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Somerville screenshot

Somerville Lands on PS5 This Week, and We’re Still Conflicted About It

Released on Xbox consoles and PC last year, we quite enjoyed Somerville. The good new is that it launches on PS4 and PS5 this week, letting more people enjoy it. Developed by Jumpship, it’s a title that grabs your interest from the outset, putting you in the shoes of a man who’s just lost not only his wife but also his child in the onset of an alien attack. Can he save them? He doesn’t know, but he’s going to try. And so begins a journey through a world that’s recognisable but also now filled with danger.

What’s really striking about Somerville is that there’s no dialogue at all. Yet despite this, you really come to care for the mute hero and his family. He has a really cute dog, too, that tries to follow and help him as much as possible. For the most part it’s up to him to find solutions to the problems that stand in his way, some of which are supernatural in nature. But thanks to his newfound power, that’s not too much of a problem.

It seems our protagonist can now alter electrical devices, or more specifically, power up sources of light so that they dissipate alien matter. Along with the usual conundrums involving pulling switches, moving objects and suchlike, there’s nothing all that original about the puzzles you encounter in Somerville. You do gain an additional power later in the game, though, and truth be told it’s the atmosphere and premise of the game that will keep you powering through it.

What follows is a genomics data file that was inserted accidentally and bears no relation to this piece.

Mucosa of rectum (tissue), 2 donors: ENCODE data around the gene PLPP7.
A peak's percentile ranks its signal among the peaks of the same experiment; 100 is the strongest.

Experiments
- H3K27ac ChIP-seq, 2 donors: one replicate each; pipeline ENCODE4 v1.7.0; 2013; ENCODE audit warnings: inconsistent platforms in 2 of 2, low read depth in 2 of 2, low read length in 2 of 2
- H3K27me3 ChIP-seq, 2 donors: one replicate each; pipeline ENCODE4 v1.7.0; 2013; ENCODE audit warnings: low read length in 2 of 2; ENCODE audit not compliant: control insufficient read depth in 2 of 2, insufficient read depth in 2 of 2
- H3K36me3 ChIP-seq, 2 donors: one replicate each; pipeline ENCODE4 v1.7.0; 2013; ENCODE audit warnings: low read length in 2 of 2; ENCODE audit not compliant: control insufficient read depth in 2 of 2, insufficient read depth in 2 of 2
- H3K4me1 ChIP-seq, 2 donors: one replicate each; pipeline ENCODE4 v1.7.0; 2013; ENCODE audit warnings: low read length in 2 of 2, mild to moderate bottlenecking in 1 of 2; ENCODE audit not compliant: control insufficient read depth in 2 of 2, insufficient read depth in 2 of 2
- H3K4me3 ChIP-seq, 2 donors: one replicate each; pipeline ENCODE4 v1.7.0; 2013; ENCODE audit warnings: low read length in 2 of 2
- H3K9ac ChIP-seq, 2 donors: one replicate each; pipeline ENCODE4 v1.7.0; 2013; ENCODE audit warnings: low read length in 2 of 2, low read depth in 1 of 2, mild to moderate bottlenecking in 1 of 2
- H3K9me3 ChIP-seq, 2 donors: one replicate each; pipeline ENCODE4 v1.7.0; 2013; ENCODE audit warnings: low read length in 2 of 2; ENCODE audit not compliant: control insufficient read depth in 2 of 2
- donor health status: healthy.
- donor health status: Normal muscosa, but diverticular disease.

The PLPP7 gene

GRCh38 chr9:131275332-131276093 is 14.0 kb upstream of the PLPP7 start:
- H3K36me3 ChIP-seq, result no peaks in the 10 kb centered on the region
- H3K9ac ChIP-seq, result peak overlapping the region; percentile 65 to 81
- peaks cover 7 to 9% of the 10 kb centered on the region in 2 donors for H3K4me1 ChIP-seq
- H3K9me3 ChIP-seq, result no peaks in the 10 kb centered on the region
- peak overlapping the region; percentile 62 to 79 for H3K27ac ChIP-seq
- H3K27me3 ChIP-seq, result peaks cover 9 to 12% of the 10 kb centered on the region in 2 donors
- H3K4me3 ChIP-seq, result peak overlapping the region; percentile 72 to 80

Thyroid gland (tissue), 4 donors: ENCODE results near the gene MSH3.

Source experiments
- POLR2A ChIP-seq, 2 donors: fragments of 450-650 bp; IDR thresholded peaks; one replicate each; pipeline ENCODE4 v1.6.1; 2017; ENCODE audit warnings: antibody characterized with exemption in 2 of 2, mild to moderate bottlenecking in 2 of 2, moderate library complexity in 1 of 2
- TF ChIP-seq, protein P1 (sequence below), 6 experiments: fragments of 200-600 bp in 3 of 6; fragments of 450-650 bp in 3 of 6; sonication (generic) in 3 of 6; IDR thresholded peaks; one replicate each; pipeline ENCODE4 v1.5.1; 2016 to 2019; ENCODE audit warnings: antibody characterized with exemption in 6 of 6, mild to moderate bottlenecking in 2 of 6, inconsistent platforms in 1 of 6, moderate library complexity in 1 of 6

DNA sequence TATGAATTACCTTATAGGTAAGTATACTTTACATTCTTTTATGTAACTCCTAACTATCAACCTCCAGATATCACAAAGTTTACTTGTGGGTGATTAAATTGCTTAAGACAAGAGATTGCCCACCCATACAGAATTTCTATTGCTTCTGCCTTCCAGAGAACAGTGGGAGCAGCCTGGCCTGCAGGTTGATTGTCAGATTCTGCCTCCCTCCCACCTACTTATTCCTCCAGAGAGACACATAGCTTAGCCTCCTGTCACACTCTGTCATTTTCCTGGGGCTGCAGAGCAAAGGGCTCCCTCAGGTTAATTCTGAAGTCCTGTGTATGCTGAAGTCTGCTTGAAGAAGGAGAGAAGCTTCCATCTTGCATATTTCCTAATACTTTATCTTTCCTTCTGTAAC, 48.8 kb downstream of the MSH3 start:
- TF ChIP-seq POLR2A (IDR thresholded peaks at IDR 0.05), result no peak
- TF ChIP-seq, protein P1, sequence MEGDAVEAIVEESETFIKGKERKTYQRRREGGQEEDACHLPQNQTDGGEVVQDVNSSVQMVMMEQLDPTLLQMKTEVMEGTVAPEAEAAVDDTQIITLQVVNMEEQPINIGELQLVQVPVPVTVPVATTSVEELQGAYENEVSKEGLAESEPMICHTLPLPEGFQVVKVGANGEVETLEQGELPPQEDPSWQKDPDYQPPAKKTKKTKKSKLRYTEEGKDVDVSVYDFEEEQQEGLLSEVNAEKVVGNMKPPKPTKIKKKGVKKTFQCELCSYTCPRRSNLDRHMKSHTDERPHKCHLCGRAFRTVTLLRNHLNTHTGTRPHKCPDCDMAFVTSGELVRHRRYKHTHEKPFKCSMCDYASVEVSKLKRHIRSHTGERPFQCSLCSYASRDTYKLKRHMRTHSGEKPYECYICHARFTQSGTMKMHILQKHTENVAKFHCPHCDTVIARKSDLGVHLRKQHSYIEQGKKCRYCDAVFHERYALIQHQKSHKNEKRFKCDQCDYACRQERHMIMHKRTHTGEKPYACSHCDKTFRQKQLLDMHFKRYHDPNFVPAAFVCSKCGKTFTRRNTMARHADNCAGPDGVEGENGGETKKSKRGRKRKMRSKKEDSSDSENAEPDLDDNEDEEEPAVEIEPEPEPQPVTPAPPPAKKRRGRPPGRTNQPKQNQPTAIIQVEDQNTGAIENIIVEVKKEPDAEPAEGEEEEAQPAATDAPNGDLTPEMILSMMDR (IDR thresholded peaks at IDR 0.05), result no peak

On PS5, Somerville looks as striking as ever, and with two graphics mode options you can choose whether to prioritise frame rate or visual splendour. We see no reason to opt for the latter, though. It doesn’t really look that much better, while playing at 60fps makes everything much smoother and more enjoyable. Some thought has been given to the DualSense controller, too. Using your unnatural power with the left trigger makes it vibrate and crackle in your hand, while the light around the touchpad springs into life. It’s a nice touch.

What’s disappointing, though, is that the controls haven’t been tightened up since the game’s original launch. Controlling your father on a mission still feels unwieldy at times. And it’s a bit irritating never feeling like you’re in control of his pace. Ultimately, it makes Somerville a game that you sometimes feel like you’re enduring rather than enjoying, which is a shame. A short game taking just a handful of hours to complete, we’re also still a bit down on its final act, which just throws up more questions when we would have preferred some answers.

Still, if you love short adventure games that tease your grey matter and make you think, Somerville is very much worth giving a go on PS5. It’s a unique game, and a solid debut by Jumpship. It’s just disappointing that in the year or so since the game’s original release, its controls haven’t been improved at all to make it a bit of a smoother journey.

Somerville is available now on Xbox One, Xbox Series X/S and PC, and launches 31st August on PS4 and PS5.

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